7. Ortigia – Syracuse historic center

Among the things to see in Syracuse there is certainly Ortigia, the historic center of the city located on an islet . It is accessed via a bridge, which welcomes you to this wonder, a World Heritage Site . If you arrive here by car you can leave it in the Talete car park and then continue on foot to discover Ortigia.

Piazza Duomo Ortigia, Syracuse
Piazza Duomo, Ortigia – Source: Dario Giannobile CC BY-SA 4.0
Ortigia, Syracuse
Agostino Artnoir Sella , CC BY-SA 2.0 , via Wikimedia Commons
Ortigia, Syracuse
Ortigia, Syracuse
Leandro Neumann Ciuffo , CC BY 2.0 , via Wikimedia Commons
Ortigia, Syracuse

Temple of Apollo

Unfortunately, not much remains of the Temple of Apollo, think that it is one of the first theaters that the Greeks built in Syracuse (6th century BC). Today the columns are visible and also the dedication to the god Apollo, engraved on a step with the name of the architect who built the monument:

“Kleomedes made for Apollo (the temple), the son of Knidieidas, and raised the colonnades, beautiful works.”

The temple has a very long history, think in fact that it was used as a church by the Byzantines and Normans, as a mosque by the Arabs and even as a barracks by the Spaniards.

Temple of Apollo, Ortigia, Syracuse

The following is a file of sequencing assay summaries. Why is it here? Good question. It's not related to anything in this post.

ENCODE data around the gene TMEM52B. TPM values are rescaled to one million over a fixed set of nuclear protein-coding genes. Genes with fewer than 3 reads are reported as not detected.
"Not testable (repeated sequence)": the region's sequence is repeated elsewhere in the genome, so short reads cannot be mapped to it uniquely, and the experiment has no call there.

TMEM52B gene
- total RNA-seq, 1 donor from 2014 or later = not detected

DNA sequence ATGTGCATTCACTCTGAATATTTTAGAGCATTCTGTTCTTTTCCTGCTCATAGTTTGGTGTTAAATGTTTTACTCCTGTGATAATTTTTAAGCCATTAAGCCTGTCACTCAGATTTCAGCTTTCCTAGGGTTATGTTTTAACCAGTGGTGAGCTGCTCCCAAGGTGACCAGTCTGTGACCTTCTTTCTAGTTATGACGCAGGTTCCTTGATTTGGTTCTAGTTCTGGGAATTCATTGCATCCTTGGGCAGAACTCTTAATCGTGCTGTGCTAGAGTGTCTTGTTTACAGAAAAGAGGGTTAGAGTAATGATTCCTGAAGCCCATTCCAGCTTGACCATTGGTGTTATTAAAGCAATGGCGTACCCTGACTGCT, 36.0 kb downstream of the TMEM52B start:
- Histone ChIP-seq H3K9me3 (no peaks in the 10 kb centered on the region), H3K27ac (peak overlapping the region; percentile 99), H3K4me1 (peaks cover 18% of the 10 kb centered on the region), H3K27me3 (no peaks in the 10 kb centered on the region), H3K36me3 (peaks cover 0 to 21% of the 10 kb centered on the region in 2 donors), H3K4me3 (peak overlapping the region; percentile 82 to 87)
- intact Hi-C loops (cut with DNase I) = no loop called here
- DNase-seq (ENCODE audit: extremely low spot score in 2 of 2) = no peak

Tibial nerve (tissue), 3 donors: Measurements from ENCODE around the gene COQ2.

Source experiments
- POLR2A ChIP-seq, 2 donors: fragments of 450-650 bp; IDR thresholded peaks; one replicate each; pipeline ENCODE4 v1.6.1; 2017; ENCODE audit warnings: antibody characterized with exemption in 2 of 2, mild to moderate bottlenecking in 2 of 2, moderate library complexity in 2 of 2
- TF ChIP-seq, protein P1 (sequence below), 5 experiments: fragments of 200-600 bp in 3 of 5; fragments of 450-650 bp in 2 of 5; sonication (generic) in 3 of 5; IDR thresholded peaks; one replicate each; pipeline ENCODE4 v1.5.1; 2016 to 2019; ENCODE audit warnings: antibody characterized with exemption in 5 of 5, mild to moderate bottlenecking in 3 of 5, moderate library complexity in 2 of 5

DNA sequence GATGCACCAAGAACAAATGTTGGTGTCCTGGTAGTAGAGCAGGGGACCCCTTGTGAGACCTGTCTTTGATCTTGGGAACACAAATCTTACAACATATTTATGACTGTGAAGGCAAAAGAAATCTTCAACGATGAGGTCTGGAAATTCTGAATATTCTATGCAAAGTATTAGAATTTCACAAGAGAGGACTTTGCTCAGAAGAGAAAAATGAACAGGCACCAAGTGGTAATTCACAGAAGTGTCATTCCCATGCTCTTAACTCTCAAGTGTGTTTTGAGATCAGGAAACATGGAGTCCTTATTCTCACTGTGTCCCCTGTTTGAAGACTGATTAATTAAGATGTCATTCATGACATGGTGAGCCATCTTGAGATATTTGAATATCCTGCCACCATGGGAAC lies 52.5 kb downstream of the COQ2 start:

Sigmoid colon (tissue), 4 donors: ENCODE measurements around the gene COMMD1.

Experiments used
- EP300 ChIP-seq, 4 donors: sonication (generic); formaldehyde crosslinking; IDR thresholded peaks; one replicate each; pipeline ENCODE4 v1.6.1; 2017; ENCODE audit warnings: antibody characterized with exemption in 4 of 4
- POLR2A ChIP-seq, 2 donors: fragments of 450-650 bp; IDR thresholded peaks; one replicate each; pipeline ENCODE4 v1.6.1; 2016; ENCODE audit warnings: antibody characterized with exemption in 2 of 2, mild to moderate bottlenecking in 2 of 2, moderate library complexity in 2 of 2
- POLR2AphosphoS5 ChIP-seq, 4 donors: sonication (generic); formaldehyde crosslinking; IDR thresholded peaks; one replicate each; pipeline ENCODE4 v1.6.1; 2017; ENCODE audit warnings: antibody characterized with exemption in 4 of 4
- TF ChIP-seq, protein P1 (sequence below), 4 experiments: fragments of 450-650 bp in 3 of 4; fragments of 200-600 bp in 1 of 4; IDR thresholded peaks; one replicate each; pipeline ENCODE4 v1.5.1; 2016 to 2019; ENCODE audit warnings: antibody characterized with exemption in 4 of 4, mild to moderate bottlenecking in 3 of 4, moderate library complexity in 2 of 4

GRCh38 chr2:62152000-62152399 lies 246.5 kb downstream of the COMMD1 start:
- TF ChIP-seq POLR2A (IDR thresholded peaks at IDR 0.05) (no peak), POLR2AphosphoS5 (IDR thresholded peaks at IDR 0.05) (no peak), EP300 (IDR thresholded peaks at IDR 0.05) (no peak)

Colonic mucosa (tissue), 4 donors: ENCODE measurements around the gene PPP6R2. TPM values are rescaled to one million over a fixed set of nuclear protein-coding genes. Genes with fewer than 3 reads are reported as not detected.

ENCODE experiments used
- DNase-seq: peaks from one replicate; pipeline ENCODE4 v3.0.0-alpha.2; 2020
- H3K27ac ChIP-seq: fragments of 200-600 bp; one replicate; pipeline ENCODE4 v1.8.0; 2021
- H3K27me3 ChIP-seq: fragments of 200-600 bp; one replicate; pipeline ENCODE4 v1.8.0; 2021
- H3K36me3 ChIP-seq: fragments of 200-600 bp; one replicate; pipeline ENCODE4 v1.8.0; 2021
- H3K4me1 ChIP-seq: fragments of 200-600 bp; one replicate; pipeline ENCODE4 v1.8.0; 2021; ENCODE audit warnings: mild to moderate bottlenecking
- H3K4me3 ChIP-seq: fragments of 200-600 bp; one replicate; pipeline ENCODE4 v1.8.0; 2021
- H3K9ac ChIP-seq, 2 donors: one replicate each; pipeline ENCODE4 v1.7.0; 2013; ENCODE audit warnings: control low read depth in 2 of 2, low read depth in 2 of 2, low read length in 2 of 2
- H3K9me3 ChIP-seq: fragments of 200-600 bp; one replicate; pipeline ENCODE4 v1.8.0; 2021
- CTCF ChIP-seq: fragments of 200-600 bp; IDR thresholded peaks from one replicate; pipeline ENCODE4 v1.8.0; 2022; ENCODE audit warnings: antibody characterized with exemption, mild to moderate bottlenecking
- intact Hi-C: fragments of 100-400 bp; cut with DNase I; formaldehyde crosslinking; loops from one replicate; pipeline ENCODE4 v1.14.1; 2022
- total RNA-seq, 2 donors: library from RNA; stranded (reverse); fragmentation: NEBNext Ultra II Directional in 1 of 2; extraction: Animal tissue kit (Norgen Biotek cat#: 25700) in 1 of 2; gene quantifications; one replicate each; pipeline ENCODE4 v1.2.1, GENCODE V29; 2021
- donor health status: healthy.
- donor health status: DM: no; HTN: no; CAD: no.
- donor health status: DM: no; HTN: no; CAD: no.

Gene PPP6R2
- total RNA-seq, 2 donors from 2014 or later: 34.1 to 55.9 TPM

Palickap , CC BY-SA 4.0 , via Wikimedia Commons
Temple of Apollo, Ortigia, Syracuse
zero.the.hero , CC BY-SA 2.0 , via Wikimedia Commons

3D reconstruction of the Temple of Apollo in Syracuse

The waterfront and the beach of Ortigia

To see the Foro Vittorio Emanuele II promenade which is located near the Fonte Aretusa. A beautiful romantic walk between the sea and historic buildings, not to be missed. Here is also the Porta Marina, the ancient gateway to the city, built in 1500 by the Spaniards.

The promenade on the other side is also beautiful, between the Maniace castle and the Talete car park. This is also very scenic and with points of interest such as the Forte Vigilena (Spanish fortification), the baroque palaces overlooking the sea and the picturesque beach of Cala Rossa.

Other beautiful beaches can be found in the Plemmirio , a beautiful nature reserve a stone’s throw from Syracuse.

Cala Rossa beach, Ortigia, Syracuse